My heavens, the piece is depressing, more so because it’s accurate, much more than it was when I was an observant intern in Senator Wilson’s office.

For me it makes sense now that there is an absence of political transformation in my story about conversion. When you get to thinking that Americans will be disapproving of whoever gets elected; and disapproving of the talking heads that discuss the politicians; and you recognize that your e-mail Inbox was once filled with calls for regime change in Washington instead of Iraq, but that now your Facebook page is filled with messages of calls to hand our leaders over to Haiti; you kind of wonder if changes in the political world really matter. The same people are yelling. They’ve just exchanged arguments. Well, the tone of them anyway.

I might feel differently tomorrow if I sleep better tonight.

I’m Workin’ On It

Gardner here.

From yesterday through probably Tuesday the blogging could be light again. My wife went to Mexico for the weekend. At least she said it was only for the weekend. Anyway I’m home with the other three who didn’t go to Mexico. I’ll be doing some work from home, but may not have much to add here until mid-week. I’m working on something I hope to add, but it’s new technology for me, so whether it happens is open to wagering.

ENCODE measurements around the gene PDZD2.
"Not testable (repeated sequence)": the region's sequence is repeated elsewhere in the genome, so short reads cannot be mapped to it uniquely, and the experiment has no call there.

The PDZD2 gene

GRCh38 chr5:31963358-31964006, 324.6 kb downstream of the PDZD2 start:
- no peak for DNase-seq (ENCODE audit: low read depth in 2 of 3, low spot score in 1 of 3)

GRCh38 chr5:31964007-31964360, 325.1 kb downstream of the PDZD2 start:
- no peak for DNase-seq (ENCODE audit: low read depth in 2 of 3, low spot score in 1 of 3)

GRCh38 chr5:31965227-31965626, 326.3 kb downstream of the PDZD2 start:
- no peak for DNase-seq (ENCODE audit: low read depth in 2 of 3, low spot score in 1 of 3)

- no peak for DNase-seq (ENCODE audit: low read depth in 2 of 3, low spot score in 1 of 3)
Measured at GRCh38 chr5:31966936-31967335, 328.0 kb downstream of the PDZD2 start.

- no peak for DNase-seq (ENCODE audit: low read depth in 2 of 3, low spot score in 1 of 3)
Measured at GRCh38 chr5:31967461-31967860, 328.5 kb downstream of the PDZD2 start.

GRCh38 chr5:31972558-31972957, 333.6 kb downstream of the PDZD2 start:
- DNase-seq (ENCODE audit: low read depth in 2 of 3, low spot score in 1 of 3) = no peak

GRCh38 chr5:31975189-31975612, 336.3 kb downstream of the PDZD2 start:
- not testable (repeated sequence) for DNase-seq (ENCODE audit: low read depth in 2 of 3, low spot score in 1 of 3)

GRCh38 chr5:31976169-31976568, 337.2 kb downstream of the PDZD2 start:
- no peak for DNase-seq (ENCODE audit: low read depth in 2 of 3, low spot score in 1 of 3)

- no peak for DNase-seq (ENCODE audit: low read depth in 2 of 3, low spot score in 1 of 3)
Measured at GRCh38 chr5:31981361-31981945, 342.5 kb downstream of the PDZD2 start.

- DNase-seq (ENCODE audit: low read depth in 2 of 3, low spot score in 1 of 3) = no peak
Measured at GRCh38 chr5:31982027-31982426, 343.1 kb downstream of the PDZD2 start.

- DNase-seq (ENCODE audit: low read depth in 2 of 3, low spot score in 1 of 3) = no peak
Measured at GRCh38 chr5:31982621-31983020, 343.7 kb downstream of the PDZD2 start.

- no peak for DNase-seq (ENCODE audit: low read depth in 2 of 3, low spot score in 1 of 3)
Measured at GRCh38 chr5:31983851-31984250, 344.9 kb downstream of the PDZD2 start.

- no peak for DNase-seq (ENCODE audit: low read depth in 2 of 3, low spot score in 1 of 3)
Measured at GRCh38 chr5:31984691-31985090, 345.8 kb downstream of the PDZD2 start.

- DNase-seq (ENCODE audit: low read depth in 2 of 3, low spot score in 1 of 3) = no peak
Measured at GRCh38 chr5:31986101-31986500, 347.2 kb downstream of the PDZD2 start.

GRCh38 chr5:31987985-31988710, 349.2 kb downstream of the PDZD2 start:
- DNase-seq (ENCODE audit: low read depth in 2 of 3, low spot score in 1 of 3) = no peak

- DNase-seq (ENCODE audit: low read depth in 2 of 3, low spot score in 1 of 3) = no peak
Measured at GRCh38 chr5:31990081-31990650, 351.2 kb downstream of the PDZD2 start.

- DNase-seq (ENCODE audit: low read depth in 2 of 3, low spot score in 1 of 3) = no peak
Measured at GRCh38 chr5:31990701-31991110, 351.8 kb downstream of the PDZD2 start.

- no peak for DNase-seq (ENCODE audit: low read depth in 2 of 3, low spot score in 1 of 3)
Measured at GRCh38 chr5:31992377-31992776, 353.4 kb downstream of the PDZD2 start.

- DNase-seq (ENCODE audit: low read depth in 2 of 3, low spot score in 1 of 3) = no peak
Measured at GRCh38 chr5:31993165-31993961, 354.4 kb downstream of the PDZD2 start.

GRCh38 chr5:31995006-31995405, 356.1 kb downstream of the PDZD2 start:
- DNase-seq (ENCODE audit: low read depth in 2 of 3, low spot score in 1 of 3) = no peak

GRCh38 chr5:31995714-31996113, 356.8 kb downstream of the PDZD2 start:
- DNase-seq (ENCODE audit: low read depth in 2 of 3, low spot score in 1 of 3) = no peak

See you around town.

Steven Gardner
Kitsap Caucus drink stirrer

So Should We Give People What They Want?

Sarah Palin wrote against cap-and-trade policies in the Washington Post. The second paragraph included this sentence:

“Unfortunately, many in the national media would rather focus on the personality-driven political gossip of the day than on the gravity of these challenges.”